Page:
Barbara Merchant points out that the Sussex Family History Group has transcripts of 3,427 entries from the Cliffe burial registers and 102 memorial transcriptions. The former are probably taken from transcripts of the original parish registers held in the record office. There will of course have been many unrecorded burials prior to those included in the parish registers. Through the centuries when people were buried in a woollen shroud and their burial site marked, if at all, by a wooden cross, it was common practice to work round a graveyard every 2-3 generations. Development of coffin burials for even ordinary people slowed the natural processes down, so churchyard extensions were often needed from the 18th century onwards. Churchyard memorials rarely pre-date the 18th century, at least in this part of the country. The Cliffe was already a thriving community by the 13th century, so one would assume that the number of burial register entries will be only a fraction of the real number of burials from the parish, though not necessarily all in this small churchyard.

Paul Dunvan in his  ‘History of Lewes & Brighthelmston’  (1795) notes when writing of the Cliffe:

“The inhabitants of this parish had long continued to bury their dead at South Malling,     and St John’s in Lewes; but for a considerable time back they have had a small cemetery in North-street”.


5.   St John-sub-Castro Churchyard

From the online diary of Lewes surgeon Gideon Mantell:

30 April 1829: “A neat iron railing was placed over the graves of my father and mother, and a yew tree, a few rose trees and spring flowers were planted within the area. The incumbent Peter Crofts !!! was pleased to take great offence at this, and  compelled me to take up the yew tree, allowing the railing to remain as a great favour – so much for priestly pride, arrogance, and utter want of taste and every finer feeling. Talk of catholic intolerance, what can exceed this protestant overbearing spirit – and in 1829 too!”

Would that anyone was so interested in the state of this remarkable churchyard in the 21st century.


6.   Lewes Inns in the 1851 Local Directory

The 1851 Post Office Directory lists the public facilities, gentry and tradesmen in each Sussex town and village. Its Lewes section names the following 27 inns and hotels. Many names on the list are still familiar today, and others will be recognised by those who have heard the talks by John Davey and Mathew Homewood.

BLABER, Benjamin ‘Old Ship’, South Street, Cliffe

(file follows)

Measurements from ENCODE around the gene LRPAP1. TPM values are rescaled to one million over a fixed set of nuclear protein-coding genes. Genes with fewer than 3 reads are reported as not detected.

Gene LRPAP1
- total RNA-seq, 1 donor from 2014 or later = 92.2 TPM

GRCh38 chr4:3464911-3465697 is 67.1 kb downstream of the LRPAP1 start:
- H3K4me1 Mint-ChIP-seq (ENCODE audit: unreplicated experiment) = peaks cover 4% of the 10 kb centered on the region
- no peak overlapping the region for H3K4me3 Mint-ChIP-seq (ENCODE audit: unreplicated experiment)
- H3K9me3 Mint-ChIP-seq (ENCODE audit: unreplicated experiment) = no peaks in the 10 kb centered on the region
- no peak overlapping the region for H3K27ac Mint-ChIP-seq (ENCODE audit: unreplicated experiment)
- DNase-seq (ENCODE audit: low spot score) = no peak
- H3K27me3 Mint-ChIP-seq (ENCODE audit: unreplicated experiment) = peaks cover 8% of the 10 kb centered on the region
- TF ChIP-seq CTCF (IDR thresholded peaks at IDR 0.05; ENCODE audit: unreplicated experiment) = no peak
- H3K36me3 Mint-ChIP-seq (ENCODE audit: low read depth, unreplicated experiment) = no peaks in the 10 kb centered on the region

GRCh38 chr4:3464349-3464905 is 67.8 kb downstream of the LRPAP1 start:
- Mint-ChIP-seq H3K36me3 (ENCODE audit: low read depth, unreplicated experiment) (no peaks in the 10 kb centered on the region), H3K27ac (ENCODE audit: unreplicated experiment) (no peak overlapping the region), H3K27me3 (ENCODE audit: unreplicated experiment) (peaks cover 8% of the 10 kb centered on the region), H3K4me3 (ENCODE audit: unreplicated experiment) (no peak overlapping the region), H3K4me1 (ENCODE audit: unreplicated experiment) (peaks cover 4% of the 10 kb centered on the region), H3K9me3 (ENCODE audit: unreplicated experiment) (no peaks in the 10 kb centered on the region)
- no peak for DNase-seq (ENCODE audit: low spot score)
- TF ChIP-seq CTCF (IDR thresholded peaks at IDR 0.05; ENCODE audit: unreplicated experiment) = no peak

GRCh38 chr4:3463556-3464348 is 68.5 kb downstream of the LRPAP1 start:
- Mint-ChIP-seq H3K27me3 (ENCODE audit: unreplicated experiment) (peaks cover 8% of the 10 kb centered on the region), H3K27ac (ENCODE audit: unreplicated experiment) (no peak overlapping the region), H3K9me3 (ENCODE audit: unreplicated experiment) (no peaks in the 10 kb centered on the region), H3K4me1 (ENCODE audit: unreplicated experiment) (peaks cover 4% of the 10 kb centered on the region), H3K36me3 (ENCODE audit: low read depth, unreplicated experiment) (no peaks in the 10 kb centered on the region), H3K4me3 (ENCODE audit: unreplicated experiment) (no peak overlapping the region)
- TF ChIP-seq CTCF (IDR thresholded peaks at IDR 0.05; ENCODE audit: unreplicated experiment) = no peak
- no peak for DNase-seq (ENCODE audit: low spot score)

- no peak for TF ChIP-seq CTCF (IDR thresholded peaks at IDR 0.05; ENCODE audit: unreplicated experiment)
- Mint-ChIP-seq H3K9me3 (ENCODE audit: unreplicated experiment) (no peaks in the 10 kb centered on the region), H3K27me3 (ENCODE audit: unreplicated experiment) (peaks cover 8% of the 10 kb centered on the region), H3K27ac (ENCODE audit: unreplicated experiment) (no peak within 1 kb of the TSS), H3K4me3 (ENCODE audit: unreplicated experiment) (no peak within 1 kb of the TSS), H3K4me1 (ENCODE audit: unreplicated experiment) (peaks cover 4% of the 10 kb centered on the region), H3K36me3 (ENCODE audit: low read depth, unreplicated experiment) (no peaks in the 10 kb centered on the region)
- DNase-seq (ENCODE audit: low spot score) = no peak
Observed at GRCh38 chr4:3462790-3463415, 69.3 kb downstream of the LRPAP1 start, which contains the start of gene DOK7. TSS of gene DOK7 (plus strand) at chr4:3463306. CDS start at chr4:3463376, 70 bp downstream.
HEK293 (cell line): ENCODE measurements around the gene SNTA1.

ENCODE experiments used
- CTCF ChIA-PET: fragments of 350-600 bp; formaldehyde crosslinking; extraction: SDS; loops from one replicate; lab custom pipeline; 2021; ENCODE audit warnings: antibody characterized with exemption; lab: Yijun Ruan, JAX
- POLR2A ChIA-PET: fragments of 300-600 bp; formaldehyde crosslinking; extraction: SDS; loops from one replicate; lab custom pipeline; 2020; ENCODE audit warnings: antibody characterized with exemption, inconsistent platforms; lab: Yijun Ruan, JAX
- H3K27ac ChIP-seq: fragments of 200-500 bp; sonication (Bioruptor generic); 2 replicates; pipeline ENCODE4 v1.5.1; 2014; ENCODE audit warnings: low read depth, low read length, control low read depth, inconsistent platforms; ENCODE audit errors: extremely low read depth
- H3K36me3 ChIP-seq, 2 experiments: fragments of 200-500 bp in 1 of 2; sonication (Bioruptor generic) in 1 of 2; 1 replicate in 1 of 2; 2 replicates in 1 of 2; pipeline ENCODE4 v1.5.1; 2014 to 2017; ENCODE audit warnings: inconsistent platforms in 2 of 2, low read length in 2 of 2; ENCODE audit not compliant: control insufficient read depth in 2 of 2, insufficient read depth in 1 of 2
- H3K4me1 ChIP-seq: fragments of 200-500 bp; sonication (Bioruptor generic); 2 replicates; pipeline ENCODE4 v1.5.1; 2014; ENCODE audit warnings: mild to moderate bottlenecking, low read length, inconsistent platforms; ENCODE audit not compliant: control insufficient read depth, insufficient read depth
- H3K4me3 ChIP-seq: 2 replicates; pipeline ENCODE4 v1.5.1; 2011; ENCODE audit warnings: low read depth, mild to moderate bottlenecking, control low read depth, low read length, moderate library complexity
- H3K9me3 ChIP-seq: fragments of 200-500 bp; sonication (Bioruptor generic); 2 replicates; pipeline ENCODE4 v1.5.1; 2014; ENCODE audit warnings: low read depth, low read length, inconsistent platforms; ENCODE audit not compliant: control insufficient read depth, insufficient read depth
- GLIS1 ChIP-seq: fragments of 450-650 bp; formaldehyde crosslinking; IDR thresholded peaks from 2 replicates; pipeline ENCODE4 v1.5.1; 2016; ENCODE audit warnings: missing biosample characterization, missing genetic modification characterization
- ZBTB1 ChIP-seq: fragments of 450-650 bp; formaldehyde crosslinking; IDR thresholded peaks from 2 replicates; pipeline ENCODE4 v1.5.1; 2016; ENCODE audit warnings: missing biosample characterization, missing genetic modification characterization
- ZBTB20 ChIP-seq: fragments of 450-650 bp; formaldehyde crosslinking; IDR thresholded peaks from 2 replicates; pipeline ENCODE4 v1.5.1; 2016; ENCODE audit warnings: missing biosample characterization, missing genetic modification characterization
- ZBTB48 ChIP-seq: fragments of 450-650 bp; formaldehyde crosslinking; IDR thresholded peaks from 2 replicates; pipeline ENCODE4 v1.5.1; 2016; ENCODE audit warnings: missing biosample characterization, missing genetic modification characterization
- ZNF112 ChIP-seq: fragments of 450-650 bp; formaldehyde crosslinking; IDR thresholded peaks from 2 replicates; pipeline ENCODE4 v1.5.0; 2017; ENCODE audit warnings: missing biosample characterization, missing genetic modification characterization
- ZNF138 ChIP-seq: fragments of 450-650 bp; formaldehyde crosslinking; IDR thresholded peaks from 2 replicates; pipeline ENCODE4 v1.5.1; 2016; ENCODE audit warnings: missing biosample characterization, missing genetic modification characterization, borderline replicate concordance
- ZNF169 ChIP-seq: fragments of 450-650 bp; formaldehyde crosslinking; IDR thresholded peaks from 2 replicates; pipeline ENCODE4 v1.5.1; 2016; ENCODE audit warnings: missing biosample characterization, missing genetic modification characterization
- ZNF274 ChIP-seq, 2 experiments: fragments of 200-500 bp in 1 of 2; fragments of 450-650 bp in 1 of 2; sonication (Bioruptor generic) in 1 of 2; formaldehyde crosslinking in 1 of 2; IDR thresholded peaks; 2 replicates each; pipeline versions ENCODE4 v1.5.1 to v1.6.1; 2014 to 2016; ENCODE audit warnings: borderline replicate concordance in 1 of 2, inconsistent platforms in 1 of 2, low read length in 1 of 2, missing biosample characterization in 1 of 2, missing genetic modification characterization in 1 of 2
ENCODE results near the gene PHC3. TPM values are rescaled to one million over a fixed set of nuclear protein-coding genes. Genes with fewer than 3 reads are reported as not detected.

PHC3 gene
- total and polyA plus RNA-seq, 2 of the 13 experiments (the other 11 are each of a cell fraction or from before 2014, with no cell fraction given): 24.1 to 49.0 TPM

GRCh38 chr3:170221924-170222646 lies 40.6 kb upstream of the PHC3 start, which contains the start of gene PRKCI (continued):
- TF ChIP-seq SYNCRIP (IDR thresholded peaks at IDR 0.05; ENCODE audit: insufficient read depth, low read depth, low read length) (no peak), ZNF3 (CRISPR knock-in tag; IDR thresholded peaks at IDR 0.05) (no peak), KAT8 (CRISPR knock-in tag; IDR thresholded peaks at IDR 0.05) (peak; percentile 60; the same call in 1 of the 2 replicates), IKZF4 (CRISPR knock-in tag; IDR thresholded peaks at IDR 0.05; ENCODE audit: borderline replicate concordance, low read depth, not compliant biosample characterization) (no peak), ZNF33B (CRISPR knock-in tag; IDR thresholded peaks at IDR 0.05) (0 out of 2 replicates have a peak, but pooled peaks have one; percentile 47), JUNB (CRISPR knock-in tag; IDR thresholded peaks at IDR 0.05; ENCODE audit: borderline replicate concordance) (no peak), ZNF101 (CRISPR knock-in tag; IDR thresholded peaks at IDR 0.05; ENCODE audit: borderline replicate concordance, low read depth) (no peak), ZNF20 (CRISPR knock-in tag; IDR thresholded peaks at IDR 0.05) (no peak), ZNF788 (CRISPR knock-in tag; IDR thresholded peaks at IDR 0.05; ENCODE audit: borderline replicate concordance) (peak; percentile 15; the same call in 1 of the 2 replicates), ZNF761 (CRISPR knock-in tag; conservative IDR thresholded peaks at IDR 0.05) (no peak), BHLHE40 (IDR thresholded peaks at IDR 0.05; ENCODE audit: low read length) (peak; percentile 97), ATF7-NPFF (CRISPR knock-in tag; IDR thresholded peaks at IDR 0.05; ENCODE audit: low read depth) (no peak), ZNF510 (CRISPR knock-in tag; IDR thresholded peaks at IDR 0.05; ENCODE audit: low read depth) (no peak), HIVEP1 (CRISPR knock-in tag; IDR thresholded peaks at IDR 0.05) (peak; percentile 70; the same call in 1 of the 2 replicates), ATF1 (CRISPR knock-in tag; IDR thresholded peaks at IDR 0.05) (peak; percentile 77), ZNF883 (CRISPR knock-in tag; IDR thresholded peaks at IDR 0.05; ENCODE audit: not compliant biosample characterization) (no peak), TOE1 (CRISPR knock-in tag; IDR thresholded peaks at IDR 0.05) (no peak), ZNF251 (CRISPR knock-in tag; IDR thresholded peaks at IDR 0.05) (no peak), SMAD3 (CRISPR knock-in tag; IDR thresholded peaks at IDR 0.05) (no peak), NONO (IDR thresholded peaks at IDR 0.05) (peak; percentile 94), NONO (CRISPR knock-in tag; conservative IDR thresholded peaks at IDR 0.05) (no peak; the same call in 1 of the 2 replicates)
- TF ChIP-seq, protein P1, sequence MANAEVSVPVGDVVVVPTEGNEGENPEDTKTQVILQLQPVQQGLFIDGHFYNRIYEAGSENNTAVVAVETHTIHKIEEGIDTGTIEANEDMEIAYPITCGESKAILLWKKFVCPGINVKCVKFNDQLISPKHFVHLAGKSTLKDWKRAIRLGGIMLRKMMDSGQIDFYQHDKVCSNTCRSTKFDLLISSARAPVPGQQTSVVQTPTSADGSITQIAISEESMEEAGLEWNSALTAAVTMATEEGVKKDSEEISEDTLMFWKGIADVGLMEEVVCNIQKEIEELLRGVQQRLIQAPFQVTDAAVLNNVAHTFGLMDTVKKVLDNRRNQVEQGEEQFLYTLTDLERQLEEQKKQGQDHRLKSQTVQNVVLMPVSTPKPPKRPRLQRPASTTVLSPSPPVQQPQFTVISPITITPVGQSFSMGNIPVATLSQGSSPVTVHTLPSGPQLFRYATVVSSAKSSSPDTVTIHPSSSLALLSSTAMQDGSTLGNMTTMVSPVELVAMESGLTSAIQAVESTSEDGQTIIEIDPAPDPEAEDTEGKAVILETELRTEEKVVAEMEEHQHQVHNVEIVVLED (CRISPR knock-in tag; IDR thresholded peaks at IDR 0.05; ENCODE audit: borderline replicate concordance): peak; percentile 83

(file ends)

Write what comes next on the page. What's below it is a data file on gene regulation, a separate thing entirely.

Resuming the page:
DIPLOCK, John ‘Elephant & Castle’, Mount Pleasant
DUNSTONE, John ‘Kings Arms’, North Street
DUNSTONE, Thomas ‘Royal Oak’, St Mary’s Lane
EAGER, William ‘King’s Head’, Southover
EMERY, Henry ‘Lewes Arms’, Mount Pleasant
GARNHAM, Stephen ‘Bear Commercial inn’, High Street, Cliffe
GARRETT, John ‘Brewers Arms’, High Street
GEER, Robert ‘Swan’, Southover
GOLDSMITH, John ‘Dorset Arms’, North Street, Cliffe
HALL, Henry ‘Wheatsheaf’, Malling Street
HARDS, Henry ‘Snow Drop’, South Street, Cliffe
HARVEY, Richard ‘Pelham Arms’, High Street, St Ann’s
HEMSLEY, Samuel ‘White Lion’, Westgate Street
HOWELL, Thomas ‘Railway Inn’, Friars Walk
JONES, John ‘Star Hotel Commercial Inn, Corn Exchange, Assembly Room’, High Street
KEMP, George ‘Stag’, North Street
PACKHAM, Thomas ‘Fountain’, South Street, Cliffe
PAYNE, William ‘Dolphin’, St Nicholas Lane
SMITH, Mrs Theodosia ‘Black Horse’, High Street, St Ann’s
STENNING, John ‘White Hart Commercial & Family Hotel’, High Street
SUSANS, John ‘Crown’, High Street
THORPE, William ‘Swan’, North Street, Cliffe
VINEY, George ‘Prince of Wales’, Malling Street
WILMSHURST, Thomas ‘Running Horse’, High Street, St Ann’s
WINGHAM, William ‘Lamb’, Fisher Street
WREN, David ‘Thatched House’, South Street, Cliffe

You did not have to buy your drinks from an inn. In addition to those named above, there were five wine & spirit merchants in Albion Street, High Street Cliffe (Harveys), School Hill, St Swithins Lane and Watergate Lane and 29 beer retailers in Commercial Square, Fisher Street, High Street (8), John Street (3), Lansdown Place, Little East Street, Malling Street (2), New Street, North Street, North Street Cliffe, South Parade, South Street Cliffe, Southover (5) and Sun Street (2). Some existing establishments are not included amongst this 1851 list – either they had not been established at this date, or they are hiding amongst the beershops.


7.   Breweries in Early Victorian Lewes

The 1839 Pigot & Co directory lists six brewers in Lewes just after the start of Queen Victoria’s reign. They were:

Beard & Chitty, Fisher Street
Thomas Berry, Malling Street
Hillman & Thompson, Southdown Brewery, North Street, Cliff
John Langford, Castle Brewery
William Verrall, Southover
George & Alfred Wood, Bear Brewery, High Street, Cliffe

8.   Breweries in Edwardian Lewes

The 1906 Pike’s Blue Book for Lewes, Newhaven & Seaford lists four breweries operating in Lewes a little over a century ago. They were:

Ballard & Co, High Street, Southover
Beard & Co, Star Lane Brewery, Fisher Street & Castle Ditch Lane
Harvey & Son, 6 Cliffe High Street
Southdown & East Grinstead Brewery Ltd, Thomas Street

Each brewery owned its own chain of tied public houses, throughout the town and the surrounding district. Later Blue Books show that all four breweries continued in operation up to the Great War.


9.  Lewes Societies Fair

This year’s Lewes Societies Fair is in the Town Hall on the morning of Saturday 13 July. Jane Lee, who is organising our stall, would appreciate additional help manning it between 11 am and 1 pm, and also setting up at 9 a.m. and taking it down at the end. Please contact Jane by email to Leweshistory@gmail.com or via twitter @leweshistory’.

John Kay


Contact details for Friends of the Lewes History Group promoting local historical events:

Sussex Archaeological Society
Lewes Priory Trust

Lewes Archaeological Group and go to ‘Lectures’
Friends of Lewes
Viva Lewes questions (and answers) about local places, customs and history